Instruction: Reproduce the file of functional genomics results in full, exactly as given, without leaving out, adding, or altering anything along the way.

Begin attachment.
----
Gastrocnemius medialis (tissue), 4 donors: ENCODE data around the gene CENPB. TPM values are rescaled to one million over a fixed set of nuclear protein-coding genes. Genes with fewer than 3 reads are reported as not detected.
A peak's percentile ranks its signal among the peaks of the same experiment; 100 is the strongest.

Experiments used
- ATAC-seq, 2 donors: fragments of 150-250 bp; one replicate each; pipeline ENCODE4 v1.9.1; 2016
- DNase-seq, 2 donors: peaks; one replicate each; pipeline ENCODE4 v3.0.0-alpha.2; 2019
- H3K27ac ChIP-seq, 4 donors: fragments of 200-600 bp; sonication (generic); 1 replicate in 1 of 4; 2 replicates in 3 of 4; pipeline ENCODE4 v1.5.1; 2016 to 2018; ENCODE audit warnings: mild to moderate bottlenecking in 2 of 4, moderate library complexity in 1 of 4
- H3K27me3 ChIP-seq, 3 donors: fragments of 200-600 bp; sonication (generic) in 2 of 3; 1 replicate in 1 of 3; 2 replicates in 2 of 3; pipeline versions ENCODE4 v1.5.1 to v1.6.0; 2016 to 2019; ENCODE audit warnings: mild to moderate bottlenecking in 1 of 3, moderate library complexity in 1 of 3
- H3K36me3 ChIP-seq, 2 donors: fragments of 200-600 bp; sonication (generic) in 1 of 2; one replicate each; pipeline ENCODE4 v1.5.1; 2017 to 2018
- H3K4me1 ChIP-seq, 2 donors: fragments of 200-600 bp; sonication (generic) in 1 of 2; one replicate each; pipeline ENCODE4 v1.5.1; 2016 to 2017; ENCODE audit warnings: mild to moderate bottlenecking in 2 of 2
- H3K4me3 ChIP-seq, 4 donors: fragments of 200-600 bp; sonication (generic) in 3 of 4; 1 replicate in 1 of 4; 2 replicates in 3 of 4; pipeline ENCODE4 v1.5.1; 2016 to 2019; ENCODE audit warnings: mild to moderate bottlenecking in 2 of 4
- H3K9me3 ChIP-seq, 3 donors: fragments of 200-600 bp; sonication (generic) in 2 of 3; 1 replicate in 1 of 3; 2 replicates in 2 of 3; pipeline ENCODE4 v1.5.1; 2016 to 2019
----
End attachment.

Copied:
Gastrocnemius medialis (tissue), 4 donors: ENCODE data around the gene CENPB. TPM values are rescaled to one million over a fixed set of nuclear protein-coding genes. Genes with fewer than 3 reads are reported as not detected.
A peak's percentile ranks its signal among the peaks of the same experiment; 100 is the strongest.

Experiments used
- ATAC-seq, 2 donors: fragments of 150-250 bp; one replicate each; pipeline ENCODE4 v1.9.1; 2016
- DNase-seq, 2 donors: peaks; one replicate each; pipeline ENCODE4 v3.0.0-alpha.2; 2019
- H3K27ac ChIP-seq, 4 donors: fragments of 200-600 bp; sonication (generic); 1 replicate in 1 of 4; 2 replicates in 3 of 4; pipeline ENCODE4 v1.5.1; 2016 to 2018; ENCODE audit warnings: mild to moderate bottlenecking in 2 of 4, moderate library complexity in 1 of 4
- H3K27me3 ChIP-seq, 3 donors: fragments of 200-600 bp; sonication (generic) in 2 of 3; 1 replicate in 1 of 3; 2 replicates in 2 of 3; pipeline versions ENCODE4 v1.5.1 to v1.6.0; 2016 to 2019; ENCODE audit warnings: mild to moderate bottlenecking in 1 of 3, moderate library complexity in 1 of 3
- H3K36me3 ChIP-seq, 2 donors: fragments of 200-600 bp; sonication (generic) in 1 of 2; one replicate each; pipeline ENCODE4 v1.5.1; 2017 to 2018
- H3K4me1 ChIP-seq, 2 donors: fragments of 200-600 bp; sonication (generic) in 1 of 2; one replicate each; pipeline ENCODE4 v1.5.1; 2016 to 2017; ENCODE audit warnings: mild to moderate bottlenecking in 2 of 2
- H3K4me3 ChIP-seq, 4 donors: fragments of 200-600 bp; sonication (generic) in 3 of 4; 1 replicate in 1 of 4; 2 replicates in 3 of 4; pipeline ENCODE4 v1.5.1; 2016 to 2019; ENCODE audit warnings: mild to moderate bottlenecking in 2 of 4
- H3K9me3 ChIP-seq, 3 donors: fragments of 200-600 bp; sonication (generic) in 2 of 3; 1 replicate in 1 of 3; 2 replicates in 2 of 3; pipeline ENCODE4 v1.5.1; 2016 to 2019